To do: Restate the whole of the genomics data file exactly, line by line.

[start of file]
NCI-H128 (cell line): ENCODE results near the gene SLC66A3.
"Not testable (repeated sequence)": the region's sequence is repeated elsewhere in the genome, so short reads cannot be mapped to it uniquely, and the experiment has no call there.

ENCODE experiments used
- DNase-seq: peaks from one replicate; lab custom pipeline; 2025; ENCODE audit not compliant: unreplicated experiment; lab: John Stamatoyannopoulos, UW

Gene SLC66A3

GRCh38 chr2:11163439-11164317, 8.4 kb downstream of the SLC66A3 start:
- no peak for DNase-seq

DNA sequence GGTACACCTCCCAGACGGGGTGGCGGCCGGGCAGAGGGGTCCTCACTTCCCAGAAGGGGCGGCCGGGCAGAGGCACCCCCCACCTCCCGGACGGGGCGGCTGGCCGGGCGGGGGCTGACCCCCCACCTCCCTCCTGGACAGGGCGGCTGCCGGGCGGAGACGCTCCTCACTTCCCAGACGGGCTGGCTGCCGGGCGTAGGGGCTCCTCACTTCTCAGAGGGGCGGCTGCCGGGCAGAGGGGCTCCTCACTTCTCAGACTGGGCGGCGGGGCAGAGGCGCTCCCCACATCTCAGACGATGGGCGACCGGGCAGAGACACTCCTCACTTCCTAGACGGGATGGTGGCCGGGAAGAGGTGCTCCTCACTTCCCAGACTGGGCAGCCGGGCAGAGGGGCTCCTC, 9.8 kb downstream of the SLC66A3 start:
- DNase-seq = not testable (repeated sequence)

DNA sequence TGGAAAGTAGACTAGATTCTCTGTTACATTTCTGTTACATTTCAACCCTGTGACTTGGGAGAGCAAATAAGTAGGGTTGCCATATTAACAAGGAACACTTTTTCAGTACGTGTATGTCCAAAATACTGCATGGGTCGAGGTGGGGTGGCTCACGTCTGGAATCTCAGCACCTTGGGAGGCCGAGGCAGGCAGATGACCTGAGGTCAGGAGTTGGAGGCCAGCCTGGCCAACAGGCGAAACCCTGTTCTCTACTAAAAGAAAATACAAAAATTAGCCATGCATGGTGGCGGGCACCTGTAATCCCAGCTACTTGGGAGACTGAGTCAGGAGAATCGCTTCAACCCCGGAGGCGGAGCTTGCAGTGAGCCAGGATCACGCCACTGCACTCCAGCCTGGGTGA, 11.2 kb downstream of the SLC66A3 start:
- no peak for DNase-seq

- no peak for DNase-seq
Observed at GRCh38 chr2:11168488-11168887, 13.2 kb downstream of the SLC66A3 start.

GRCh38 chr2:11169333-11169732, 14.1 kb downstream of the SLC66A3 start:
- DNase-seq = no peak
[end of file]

NCI-H128 (cell line): ENCODE results near the gene SLC66A3.
"Not testable (repeated sequence)": the region's sequence is repeated elsewhere in the genome, so short reads cannot be mapped to it uniquely, and the experiment has no call there.

ENCODE experiments used
- DNase-seq: peaks from one replicate; lab custom pipeline; 2025; ENCODE audit not compliant: unreplicated experiment; lab: John Stamatoyannopoulos, UW

Gene SLC66A3

GRCh38 chr2:11163439-11164317, 8.4 kb downstream of the SLC66A3 start:
- no peak for DNase-seq

DNA sequence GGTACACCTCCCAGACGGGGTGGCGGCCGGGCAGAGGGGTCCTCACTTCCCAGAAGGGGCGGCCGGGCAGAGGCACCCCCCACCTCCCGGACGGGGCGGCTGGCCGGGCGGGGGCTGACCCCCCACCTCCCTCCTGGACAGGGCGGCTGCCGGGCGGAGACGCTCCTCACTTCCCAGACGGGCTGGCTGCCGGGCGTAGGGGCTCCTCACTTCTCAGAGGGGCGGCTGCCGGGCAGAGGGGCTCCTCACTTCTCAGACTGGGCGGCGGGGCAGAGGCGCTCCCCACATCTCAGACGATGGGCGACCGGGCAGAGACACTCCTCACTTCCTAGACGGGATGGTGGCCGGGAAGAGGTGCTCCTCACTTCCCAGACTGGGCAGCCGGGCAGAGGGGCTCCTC, 9.8 kb downstream of the SLC66A3 start:
- DNase-seq = not testable (repeated sequence)

DNA sequence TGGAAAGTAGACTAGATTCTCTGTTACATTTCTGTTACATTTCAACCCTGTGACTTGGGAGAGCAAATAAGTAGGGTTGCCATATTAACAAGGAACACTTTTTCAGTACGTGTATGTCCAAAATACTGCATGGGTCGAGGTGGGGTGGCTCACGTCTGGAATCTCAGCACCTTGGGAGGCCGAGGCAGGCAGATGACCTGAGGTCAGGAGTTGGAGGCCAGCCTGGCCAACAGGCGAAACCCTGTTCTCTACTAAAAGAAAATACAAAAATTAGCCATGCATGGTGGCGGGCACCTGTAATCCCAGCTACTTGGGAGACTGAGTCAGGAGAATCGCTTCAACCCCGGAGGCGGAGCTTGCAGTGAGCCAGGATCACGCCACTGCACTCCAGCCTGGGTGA, 11.2 kb downstream of the SLC66A3 start:
- no peak for DNase-seq

- no peak for DNase-seq
Observed at GRCh38 chr2:11168488-11168887, 13.2 kb downstream of the SLC66A3 start.

GRCh38 chr2:11169333-11169732, 14.1 kb downstream of the SLC66A3 start:
- DNase-seq = no peak